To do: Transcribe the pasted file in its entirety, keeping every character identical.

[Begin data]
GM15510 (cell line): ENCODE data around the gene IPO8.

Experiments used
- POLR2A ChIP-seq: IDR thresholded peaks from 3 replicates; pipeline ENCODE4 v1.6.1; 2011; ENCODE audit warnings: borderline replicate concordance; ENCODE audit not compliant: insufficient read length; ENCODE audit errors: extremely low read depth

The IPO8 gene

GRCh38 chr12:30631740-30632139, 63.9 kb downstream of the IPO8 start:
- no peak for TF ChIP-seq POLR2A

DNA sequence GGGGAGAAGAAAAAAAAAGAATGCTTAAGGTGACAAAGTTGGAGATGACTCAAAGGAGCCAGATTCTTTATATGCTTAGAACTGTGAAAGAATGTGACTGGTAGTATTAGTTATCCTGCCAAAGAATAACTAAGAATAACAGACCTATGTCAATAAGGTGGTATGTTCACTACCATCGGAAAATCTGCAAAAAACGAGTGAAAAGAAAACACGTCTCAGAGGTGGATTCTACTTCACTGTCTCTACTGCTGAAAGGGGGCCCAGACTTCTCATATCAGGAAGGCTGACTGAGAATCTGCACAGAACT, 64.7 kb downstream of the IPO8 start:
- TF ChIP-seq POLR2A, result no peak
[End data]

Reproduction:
GM15510 (cell line): ENCODE data around the gene IPO8.

Experiments used
- POLR2A ChIP-seq: IDR thresholded peaks from 3 replicates; pipeline ENCODE4 v1.6.1; 2011; ENCODE audit warnings: borderline replicate concordance; ENCODE audit not compliant: insufficient read length; ENCODE audit errors: extremely low read depth

The IPO8 gene

GRCh38 chr12:30631740-30632139, 63.9 kb downstream of the IPO8 start:
- no peak for TF ChIP-seq POLR2A

DNA sequence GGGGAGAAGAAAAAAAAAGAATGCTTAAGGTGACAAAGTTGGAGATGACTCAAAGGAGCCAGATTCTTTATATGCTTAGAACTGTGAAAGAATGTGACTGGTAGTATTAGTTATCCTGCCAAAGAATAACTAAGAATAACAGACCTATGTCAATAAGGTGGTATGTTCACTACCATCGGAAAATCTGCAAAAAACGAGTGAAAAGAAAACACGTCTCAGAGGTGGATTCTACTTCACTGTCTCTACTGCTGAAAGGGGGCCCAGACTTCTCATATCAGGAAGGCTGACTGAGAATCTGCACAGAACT, 64.7 kb downstream of the IPO8 start:
- TF ChIP-seq POLR2A, result no peak